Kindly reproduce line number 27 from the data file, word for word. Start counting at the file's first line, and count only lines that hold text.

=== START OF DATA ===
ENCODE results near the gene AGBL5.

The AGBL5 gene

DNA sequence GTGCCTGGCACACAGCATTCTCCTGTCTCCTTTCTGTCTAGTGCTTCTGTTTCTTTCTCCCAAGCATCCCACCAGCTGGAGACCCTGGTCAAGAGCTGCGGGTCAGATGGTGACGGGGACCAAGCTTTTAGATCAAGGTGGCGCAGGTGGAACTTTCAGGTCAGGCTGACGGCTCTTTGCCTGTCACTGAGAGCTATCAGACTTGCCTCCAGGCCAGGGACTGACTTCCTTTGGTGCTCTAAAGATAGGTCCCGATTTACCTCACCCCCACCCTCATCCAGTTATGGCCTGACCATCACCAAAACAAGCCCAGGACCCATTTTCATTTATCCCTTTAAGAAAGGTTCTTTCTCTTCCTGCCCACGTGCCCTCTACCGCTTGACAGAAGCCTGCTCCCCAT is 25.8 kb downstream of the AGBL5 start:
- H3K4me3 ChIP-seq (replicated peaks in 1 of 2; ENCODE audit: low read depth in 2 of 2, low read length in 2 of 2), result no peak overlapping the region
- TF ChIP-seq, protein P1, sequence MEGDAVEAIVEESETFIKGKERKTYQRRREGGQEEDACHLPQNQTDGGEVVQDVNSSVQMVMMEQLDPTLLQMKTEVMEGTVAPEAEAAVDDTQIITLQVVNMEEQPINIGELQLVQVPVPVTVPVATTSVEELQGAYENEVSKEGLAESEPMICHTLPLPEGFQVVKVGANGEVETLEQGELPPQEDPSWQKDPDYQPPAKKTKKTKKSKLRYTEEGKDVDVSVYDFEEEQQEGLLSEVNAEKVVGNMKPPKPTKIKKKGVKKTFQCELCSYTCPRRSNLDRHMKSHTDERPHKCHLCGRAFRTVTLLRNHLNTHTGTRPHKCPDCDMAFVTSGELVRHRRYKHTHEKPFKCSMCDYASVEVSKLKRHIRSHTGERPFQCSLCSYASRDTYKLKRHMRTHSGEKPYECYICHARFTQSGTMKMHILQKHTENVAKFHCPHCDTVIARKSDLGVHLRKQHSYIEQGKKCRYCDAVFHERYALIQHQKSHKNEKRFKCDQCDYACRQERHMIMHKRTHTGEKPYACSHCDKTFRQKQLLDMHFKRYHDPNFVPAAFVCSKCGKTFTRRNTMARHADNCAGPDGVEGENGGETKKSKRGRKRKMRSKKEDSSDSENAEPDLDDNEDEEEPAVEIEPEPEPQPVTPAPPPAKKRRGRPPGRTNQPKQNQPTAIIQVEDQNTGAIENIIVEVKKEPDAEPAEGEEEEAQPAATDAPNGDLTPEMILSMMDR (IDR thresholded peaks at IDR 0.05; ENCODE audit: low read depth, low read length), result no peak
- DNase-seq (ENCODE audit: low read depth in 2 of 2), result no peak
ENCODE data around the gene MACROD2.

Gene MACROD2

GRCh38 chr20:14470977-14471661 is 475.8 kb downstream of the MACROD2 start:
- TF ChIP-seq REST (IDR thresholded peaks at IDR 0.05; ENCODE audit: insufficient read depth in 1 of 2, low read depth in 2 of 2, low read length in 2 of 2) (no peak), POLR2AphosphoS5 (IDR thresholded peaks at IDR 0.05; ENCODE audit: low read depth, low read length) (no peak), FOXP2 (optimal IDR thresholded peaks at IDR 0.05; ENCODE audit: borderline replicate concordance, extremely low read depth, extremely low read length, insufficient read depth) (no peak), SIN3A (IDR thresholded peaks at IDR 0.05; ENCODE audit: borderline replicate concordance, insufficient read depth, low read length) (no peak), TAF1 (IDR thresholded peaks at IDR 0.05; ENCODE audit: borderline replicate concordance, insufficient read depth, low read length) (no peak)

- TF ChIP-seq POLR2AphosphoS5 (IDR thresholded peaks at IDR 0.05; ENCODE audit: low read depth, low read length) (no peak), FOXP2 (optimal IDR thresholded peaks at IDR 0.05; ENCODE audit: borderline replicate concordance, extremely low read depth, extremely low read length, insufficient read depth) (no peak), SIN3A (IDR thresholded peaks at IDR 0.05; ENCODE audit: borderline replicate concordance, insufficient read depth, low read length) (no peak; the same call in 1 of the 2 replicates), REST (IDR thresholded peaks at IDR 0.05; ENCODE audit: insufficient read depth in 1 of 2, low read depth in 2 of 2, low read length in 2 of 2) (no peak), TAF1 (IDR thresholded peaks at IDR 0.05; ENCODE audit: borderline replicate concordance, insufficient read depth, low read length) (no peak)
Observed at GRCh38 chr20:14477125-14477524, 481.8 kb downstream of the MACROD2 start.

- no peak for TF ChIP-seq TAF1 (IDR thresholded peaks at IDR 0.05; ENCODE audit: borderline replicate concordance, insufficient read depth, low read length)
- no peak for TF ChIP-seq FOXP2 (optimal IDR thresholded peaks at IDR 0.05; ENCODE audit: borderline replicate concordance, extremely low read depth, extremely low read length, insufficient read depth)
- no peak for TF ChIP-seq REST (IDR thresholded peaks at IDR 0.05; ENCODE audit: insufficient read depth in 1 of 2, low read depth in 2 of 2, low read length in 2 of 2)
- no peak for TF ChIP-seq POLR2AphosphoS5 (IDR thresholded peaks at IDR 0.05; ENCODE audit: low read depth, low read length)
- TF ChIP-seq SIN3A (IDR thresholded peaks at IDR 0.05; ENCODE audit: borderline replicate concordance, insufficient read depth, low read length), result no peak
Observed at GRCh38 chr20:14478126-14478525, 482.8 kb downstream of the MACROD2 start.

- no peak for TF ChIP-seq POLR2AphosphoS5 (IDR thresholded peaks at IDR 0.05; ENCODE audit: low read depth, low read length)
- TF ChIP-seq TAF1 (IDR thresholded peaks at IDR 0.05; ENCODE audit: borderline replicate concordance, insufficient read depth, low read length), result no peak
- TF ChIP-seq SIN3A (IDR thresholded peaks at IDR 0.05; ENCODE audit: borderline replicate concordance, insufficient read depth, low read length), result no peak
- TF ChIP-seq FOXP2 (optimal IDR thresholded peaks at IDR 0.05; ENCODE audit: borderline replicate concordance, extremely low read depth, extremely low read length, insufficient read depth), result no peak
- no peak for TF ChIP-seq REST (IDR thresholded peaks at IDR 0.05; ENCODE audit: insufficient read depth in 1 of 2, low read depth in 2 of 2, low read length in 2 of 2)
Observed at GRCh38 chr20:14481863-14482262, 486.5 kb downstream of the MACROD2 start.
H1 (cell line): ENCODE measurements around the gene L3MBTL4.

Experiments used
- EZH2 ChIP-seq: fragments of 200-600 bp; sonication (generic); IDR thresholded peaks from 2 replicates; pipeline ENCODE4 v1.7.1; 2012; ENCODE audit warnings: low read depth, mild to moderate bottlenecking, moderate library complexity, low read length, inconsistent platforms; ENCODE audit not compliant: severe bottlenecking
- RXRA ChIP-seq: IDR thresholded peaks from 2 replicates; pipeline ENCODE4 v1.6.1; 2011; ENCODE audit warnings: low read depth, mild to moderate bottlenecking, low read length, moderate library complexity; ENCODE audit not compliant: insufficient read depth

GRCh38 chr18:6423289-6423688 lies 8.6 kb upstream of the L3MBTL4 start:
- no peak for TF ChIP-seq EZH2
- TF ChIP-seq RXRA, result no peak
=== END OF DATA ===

- EZH2 ChIP-seq: fragments of 200-600 bp; sonication (generic); IDR thresholded peaks from 2 replicates; pipeline ENCODE4 v1.7.1; 2012; ENCODE audit warnings: low read depth, mild to moderate bottlenecking, moderate library complexity, low read length, inconsistent platforms; ENCODE audit not compliant: severe bottlenecking